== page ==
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With Help From Inmates, A Lyndon Church Gets New Life

Upright Steeple Society
A crane aids repairs to a steeple that had threatened to fall from the York Street Meeting House, once home of the First Congregational Church in Lyndon.

Some New England churches are having big trouble keeping their pews full and their doors open. But an historic meeting house in Lyndon is getting reborn as a community center thanks in part to inmates from a nearby correctional facility.

In the bright sun of a winter afternoon, what was once the First Congregational Church stands tall again.

Credit Charlotte Albright / VPR
The former home of the First Congregational Church in Lyndon is being converted to a community center by a non-profit group called "The Upright Steeple Society." They are approaching their fundraising goal, but some challenges remain.

It still needs a coat of paint, but the steeple isn’t falling over any more, the foundation is shored up, and the interior has been completely redone. This once decrepit building is being rescued by volunteers who call themselves the “Upright Steeple Society,” under the leadership of a retired lawyer named Jim Gallagher.  

“Daily I would drive by the church on my way to work, driving down York Street, thinking to myself, ‘Somebody ought to do something about that.’” Gallagher recalls.

“Because the church was in sad shape, it hadn’t been used for many, many years; it hadn’t been painted in many, many years," he says. "The steeple had started to lean, and you could tell that it wasn’t going to be with us much longer if something didn’t happen.”

What was crumbling was not just an architectural landmark. It was a hallowed place where families gathered for weekly worship and socializing. They cried together at marriages and funerals. But as an interstate divided the community, the congregation drifted elsewhere. Only two members remained. One is an energetic 65-year-old named Frances Taylor. Her family tried hard to keep the doors open.

“And the money we had left wasn’t enough to keep going. Daddy put a furnace in there and we used to have card parties once or twice a week to get the money just to do that,” Taylor remembers.

Then about 10 years ago, her father died.

“And we couldn’t have his funeral there, and it made me crazy, it just made me crazy. And I said to my husband, 'I don’t know how we’re going to do it, but something’s got to give, you know?'” she says.

Something—rather, some people—did give. A lot.

Credit Charlotte Albright / VPR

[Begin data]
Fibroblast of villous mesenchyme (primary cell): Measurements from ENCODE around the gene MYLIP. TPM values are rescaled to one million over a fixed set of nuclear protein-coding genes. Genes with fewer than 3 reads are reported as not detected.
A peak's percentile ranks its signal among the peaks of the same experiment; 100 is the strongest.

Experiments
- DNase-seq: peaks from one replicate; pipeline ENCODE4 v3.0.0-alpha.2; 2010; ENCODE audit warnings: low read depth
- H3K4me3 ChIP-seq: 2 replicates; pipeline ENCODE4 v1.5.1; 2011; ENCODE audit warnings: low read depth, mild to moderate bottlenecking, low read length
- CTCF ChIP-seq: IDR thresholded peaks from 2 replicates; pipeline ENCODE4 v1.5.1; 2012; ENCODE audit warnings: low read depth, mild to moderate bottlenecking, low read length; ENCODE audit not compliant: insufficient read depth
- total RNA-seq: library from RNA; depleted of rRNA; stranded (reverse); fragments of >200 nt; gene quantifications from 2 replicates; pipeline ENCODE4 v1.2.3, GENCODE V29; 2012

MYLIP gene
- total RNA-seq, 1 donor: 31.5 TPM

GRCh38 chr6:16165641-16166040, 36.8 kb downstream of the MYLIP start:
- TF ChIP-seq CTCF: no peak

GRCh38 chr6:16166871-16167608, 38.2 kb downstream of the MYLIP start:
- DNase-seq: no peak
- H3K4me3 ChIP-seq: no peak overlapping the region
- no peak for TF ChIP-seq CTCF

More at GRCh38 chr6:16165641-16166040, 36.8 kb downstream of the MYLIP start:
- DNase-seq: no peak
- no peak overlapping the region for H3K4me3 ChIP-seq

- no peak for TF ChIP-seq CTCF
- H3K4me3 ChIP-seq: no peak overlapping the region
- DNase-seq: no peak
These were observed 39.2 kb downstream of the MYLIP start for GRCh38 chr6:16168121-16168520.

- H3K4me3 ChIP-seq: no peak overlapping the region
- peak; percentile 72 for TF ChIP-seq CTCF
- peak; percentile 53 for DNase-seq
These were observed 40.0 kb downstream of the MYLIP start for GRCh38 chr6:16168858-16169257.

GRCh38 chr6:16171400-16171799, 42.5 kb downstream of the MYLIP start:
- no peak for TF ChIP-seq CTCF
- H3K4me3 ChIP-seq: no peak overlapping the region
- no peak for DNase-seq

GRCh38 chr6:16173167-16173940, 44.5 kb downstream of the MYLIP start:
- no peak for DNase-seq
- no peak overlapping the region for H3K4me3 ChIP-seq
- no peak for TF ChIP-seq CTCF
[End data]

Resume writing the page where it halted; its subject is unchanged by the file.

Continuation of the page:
Jim Gallagher, John Emery and Frances Taylor are leaders of the Upright Steeple Society. The non-profit group is converting a church where Taylor's family worshipped into a community center.

Taylor put a call for help in the mail and former parishioners and current neighbors and friends answered, buying stamps with $200 from her husband without telling him what the loan was for. Families who used to worship in the church attended a meeting to help save it, sitting in pews they had had occupied a long time ago.

“You could hear a pin drop,” Taylor says. “Then somebody ... started to play the organ, and there wasn’t a dry eye in the house.”

The group moved to a nearby grange hall to plot strategy. Lawyer Jim Gallagher suggested they form a non-profit, and open a new chapter not as a religious institution, but as a community center.

The aptly named Upright Steeple Society has been writing grants and donating money and time for six years. John Emery volunteered to supervise construction, which has been extensive. So far, $350,000 has been raised and spent to restore a landmark in this hardscrabble town.

“I’m a fixer. You can fix anything if you have the will and the time and the money, so we’ve come, we think 75, 85 percent of the way,” Emery says.

Credit Upright Steeple Society
A vintage postcard shows the York Street Meeting House as it was in 1913, before it fell into disprepair.

One of the reasons the money has gone farther than you might expect is that a lot of this reconstruction work has been done by inmates at the Northeast Correctional Facility in St. Johnsbury. Emery says they have been skilled, reliable, and trustworthy. Paul Trucott, a work camp supervisor from the corrections department, says the crews have gained as much as they have given.

“I’d show up on the job quite a few times and they had to go show me what they did. So you see the pride factor, just the acknowledgment of somebody saying, 'Nice job,' either from the church or a work leader, or myself saying, you know, 'That looks very nice,'” Trucott says.

The plan is to turn the former house of worship into a venue for family and arts events. “You have to have that,” Taylor says, "to hold onto community."  Before the historic pipe organ can make music again, the Upright Steeple Society needs to raise another $100,000 – maybe less, if their luck holds – and figure out how to remove exterior lead paint safely.

But now that they’ve kept the steeple from toppling, they figure those are reachable goals.


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